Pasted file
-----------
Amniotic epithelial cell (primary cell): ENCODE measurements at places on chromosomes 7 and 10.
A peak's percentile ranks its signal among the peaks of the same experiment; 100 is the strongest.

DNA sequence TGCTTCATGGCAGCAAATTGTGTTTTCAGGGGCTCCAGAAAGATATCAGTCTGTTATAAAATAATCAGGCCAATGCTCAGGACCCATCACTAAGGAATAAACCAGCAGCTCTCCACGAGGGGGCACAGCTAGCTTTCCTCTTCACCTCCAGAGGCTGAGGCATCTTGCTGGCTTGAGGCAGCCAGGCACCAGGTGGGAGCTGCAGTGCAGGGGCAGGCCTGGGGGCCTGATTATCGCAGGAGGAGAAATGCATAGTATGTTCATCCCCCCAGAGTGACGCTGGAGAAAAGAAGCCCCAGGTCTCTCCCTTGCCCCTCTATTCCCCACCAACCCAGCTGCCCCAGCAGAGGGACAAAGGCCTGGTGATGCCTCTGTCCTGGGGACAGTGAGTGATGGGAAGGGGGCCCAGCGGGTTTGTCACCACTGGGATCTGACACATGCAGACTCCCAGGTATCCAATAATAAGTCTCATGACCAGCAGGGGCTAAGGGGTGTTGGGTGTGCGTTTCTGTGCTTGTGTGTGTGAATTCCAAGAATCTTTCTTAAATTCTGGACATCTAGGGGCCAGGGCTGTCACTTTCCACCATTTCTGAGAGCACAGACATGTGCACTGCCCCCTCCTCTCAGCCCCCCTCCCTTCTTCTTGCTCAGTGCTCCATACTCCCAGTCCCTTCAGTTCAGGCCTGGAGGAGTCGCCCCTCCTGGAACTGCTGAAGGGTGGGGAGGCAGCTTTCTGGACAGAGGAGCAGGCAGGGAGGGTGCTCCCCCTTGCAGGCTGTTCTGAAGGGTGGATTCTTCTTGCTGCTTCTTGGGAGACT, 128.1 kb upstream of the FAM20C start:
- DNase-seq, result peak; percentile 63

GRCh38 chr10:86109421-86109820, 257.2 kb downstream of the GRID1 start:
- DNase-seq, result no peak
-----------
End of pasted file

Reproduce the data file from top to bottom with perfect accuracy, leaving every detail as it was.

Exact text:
Amniotic epithelial cell (primary cell): ENCODE measurements at places on chromosomes 7 and 10.
A peak's percentile ranks its signal among the peaks of the same experiment; 100 is the strongest.

DNA sequence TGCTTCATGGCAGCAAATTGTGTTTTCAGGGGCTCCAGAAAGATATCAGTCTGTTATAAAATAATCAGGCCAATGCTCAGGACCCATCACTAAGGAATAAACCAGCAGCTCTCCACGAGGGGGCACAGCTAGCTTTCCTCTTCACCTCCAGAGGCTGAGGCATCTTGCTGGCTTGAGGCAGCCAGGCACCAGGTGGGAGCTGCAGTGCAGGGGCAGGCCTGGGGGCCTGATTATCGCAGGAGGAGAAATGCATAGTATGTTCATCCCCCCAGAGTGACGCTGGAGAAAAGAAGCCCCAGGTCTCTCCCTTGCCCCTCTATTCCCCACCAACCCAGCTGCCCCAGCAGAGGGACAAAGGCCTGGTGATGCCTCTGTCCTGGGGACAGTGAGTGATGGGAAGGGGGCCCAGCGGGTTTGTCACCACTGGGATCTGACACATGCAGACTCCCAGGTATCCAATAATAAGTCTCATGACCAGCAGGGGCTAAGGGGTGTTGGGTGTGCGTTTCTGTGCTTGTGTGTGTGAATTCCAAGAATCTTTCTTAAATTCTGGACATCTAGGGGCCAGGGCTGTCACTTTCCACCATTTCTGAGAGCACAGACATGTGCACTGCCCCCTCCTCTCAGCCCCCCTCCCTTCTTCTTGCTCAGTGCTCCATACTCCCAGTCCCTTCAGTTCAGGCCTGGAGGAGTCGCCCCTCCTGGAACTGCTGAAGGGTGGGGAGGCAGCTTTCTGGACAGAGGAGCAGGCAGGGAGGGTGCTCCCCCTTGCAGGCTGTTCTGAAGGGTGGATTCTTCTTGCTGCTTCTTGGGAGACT, 128.1 kb upstream of the FAM20C start:
- DNase-seq, result peak; percentile 63

GRCh38 chr10:86109421-86109820, 257.2 kb downstream of the GRID1 start:
- DNase-seq, result no peak